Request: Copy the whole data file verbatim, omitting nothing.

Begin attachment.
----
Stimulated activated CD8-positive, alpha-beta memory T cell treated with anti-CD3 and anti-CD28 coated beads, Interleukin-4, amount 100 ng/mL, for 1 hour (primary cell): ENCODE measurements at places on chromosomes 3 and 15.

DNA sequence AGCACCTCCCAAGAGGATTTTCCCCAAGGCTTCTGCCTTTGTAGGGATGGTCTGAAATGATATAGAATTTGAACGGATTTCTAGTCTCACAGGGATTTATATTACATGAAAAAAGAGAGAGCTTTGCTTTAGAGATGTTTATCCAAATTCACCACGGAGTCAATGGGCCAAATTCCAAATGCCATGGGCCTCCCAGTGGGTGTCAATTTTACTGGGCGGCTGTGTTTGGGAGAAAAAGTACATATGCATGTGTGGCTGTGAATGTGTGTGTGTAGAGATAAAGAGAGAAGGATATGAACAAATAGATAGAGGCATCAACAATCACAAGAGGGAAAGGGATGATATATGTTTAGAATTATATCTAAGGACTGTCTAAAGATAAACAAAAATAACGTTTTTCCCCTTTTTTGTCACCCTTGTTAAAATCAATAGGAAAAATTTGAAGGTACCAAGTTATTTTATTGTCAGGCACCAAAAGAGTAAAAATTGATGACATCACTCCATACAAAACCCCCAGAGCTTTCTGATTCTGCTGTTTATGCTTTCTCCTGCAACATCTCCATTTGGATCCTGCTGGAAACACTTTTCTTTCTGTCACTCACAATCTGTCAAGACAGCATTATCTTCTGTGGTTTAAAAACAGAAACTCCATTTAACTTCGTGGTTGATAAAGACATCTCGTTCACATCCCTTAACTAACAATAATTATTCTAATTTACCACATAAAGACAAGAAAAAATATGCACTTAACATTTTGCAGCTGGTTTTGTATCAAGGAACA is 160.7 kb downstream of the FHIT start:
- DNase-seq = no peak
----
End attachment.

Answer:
Stimulated activated CD8-positive, alpha-beta memory T cell treated with anti-CD3 and anti-CD28 coated beads, Interleukin-4, amount 100 ng/mL, for 1 hour (primary cell): ENCODE measurements at places on chromosomes 3 and 15.

DNA sequence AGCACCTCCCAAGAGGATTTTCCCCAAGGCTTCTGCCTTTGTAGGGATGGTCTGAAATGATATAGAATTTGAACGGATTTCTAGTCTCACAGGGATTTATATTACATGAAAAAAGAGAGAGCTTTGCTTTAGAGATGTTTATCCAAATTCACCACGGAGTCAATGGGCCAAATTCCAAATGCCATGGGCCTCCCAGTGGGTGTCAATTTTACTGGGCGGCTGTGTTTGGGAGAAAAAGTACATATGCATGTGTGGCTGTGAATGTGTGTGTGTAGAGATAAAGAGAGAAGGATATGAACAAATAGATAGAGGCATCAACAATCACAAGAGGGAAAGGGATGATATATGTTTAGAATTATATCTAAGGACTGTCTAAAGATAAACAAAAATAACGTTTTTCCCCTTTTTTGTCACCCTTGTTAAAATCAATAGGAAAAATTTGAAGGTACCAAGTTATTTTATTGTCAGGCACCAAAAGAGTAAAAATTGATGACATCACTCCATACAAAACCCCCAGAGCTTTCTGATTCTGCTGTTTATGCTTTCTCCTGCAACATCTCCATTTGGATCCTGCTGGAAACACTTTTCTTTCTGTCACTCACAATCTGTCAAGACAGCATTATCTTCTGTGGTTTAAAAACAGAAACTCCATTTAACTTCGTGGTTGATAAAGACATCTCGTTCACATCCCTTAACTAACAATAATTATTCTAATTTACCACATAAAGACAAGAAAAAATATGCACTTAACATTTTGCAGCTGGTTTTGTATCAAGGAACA is 160.7 kb downstream of the FHIT start:
- DNase-seq = no peak